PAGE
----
Note: Specific details such as the visiting times as well as the rules and procedures for visits vary with different facilities depending on the security level. Information on visiting rules and regulations may be obtained from the facility's websites. Members of the public can also direct any questions to the facility’s support desk.

How to Send Money to an Inmate in Illinois

Members of the public can send money to inmates or despite money directly into an offender’s commissary account using any three main methods:

  1. Using Western Union
  2. Using Money Gram
  3. Using GTL, JPAY

All electronic transfers must specify relevant details such as the inmate’s name and IDOC number. Funds transferred via MoneyGram are typically credited within 96 business hours, while transactions made via Western Union or GTL JPA are completed under 48 hours. Transactions made by money order should be sent to P.O. Box 260250 Hollywood, FL 33026 (made payable to JPAy).

Names of IDOC Correctional Inmate Facilities in Illinois

Below are the names of state prisons and correctional inmate facilities managed by the Illinois Department of Correction.

  • Big Muddy River Correctional Center
  • Centralia Correctional Center
  • Clayton Work Camp
  • Crossroads Adult Transition Center
  • Danville Correctional Center
  • Decatur Correctional Center
  • Dixon Correctional Center
  • Dixon Springs Impact Incarceration Program (IIP)
  • Du Quoin Impact Incarceration Program (IIP)
  • East Moline Correctional Center
  • Elgin Treatment Center
  • Fox Valley Adult Transition Center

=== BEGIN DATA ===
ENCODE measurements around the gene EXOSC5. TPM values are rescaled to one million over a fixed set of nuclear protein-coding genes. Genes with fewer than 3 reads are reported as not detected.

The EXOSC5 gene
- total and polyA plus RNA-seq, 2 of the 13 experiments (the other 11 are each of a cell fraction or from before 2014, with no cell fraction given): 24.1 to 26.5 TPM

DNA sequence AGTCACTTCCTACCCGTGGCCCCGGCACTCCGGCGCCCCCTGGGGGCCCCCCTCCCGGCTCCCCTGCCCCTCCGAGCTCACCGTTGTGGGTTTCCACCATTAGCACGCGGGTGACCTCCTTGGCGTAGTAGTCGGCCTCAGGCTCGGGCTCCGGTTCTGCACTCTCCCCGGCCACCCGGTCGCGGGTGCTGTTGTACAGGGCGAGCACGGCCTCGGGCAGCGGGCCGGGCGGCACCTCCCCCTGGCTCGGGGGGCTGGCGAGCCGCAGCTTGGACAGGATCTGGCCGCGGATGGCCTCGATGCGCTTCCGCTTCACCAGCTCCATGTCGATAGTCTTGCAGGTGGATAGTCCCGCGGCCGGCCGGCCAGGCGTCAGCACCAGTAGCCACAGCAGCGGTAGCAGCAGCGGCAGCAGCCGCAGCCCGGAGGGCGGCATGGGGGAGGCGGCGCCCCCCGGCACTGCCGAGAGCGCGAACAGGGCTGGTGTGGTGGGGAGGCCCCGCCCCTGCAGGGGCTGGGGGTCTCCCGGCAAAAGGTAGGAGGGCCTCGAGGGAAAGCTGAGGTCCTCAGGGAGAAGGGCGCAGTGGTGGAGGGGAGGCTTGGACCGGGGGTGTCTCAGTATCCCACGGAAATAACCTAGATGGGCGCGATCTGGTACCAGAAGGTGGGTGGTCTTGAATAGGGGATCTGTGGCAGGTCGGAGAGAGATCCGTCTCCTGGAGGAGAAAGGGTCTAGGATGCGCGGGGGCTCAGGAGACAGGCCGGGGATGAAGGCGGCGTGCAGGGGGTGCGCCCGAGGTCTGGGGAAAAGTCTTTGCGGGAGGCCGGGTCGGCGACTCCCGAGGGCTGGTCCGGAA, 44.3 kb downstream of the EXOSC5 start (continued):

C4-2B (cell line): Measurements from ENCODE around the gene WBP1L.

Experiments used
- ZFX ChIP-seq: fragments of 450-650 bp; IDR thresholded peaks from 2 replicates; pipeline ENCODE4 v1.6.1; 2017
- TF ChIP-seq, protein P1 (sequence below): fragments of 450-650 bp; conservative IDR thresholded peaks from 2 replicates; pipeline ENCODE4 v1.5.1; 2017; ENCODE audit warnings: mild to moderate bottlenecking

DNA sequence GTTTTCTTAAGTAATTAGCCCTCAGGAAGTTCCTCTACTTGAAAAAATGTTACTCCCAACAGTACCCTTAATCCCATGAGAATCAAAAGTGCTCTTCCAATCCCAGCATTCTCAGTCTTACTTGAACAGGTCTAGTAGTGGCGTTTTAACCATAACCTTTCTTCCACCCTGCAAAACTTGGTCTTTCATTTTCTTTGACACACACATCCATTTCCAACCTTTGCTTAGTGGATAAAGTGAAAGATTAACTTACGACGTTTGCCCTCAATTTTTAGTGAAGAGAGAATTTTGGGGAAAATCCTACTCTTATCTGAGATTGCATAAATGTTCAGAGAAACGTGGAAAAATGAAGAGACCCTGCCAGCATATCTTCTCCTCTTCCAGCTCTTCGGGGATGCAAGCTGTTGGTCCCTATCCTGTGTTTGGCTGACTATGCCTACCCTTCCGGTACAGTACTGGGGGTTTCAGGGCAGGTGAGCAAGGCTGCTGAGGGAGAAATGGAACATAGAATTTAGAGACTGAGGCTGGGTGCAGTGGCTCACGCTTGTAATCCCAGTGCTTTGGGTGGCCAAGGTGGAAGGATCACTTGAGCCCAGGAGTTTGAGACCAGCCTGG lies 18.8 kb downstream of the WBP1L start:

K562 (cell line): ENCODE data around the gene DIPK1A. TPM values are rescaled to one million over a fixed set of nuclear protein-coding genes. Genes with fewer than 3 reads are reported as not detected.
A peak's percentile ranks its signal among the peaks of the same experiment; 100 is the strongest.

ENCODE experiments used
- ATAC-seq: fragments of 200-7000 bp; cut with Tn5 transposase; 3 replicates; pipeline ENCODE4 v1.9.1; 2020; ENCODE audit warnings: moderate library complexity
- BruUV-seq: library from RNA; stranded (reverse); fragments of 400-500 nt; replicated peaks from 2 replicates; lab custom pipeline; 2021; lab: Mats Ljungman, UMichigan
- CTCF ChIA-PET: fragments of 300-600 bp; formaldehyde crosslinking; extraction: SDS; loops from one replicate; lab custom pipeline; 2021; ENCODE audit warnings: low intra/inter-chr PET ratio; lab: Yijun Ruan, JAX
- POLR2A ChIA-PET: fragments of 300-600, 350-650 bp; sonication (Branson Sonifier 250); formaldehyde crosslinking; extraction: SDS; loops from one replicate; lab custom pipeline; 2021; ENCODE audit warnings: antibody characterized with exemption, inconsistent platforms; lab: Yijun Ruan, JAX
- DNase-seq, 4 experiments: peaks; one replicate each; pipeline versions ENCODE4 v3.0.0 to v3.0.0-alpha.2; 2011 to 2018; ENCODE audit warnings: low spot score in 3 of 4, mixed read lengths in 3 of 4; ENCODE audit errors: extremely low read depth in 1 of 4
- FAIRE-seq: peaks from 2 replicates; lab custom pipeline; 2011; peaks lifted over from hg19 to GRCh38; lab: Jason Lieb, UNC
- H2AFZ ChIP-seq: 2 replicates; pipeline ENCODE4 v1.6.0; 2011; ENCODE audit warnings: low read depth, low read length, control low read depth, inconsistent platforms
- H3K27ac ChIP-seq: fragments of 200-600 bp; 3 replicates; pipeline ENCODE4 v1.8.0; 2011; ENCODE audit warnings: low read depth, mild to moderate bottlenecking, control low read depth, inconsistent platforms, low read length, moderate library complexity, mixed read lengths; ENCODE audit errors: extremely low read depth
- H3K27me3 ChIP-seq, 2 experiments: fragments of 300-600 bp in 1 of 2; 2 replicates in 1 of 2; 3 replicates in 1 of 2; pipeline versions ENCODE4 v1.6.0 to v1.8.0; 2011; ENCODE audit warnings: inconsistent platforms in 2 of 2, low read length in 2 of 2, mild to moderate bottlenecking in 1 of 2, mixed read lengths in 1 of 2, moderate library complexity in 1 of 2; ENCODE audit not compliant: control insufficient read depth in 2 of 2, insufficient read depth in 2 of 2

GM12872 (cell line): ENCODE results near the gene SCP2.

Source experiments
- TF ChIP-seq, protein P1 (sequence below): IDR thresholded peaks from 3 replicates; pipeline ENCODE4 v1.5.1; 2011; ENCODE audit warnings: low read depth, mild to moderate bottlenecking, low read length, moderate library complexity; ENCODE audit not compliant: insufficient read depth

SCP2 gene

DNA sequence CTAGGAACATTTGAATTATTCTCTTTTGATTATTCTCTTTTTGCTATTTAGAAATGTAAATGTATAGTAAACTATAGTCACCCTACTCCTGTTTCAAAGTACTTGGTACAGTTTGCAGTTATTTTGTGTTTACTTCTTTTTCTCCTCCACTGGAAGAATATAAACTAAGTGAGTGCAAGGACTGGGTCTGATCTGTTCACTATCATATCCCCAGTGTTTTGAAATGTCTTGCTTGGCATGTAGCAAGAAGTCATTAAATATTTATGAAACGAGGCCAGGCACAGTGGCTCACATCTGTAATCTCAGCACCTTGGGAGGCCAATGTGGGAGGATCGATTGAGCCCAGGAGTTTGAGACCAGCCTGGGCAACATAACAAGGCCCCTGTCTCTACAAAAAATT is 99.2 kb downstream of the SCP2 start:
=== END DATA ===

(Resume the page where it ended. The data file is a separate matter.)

• Graham Correctional Center
  • Graham Reception and Classification Center
  • Greene County Work Camp
  • Hill Correctional Center
  • Illinois River Correctional Center
  • Jacksonville Correctional Center
  • Joliet Treatment Center
  • Kewanee Life Skills Re-Entry Center
  • Lawrence Correctional Center
  • Lincoln Correctional Center
  • Logan Correctional Center
  • Logan Reception and Classification Center
  • Menard Correctional Center
  • Menard Medium Security Unit
  • Menard Reception and Classification Center
  • Murphysboro Life Skills Re-Entry Center
  • North Lawndale Adult Transition Center
  • Northern Reception and Classification Center
  • Peoria Adult Transition Center
  • Pinckneyville Correctional Center
  • Pittsfield Work Camp
  • Pontiac Correctional Center
  • Pontiac Medium Security Unit
  • Robinson Correctional Center
  • Shawnee Correctional Center
  • Sheridan Correctional Center
  • Southwestern Illinois Correctional Center
  • Southwestern Illinois Work Camp
  • Stateville Correctional Center
  • Stateville Minimum Security Unit
  • Taylorville Correctional Center
  • Vandalia Correctional Center
  • Vienna Correctional Center
  • Western Illinois Correctional Center

How to Obtain Inmate Records from County and City Jails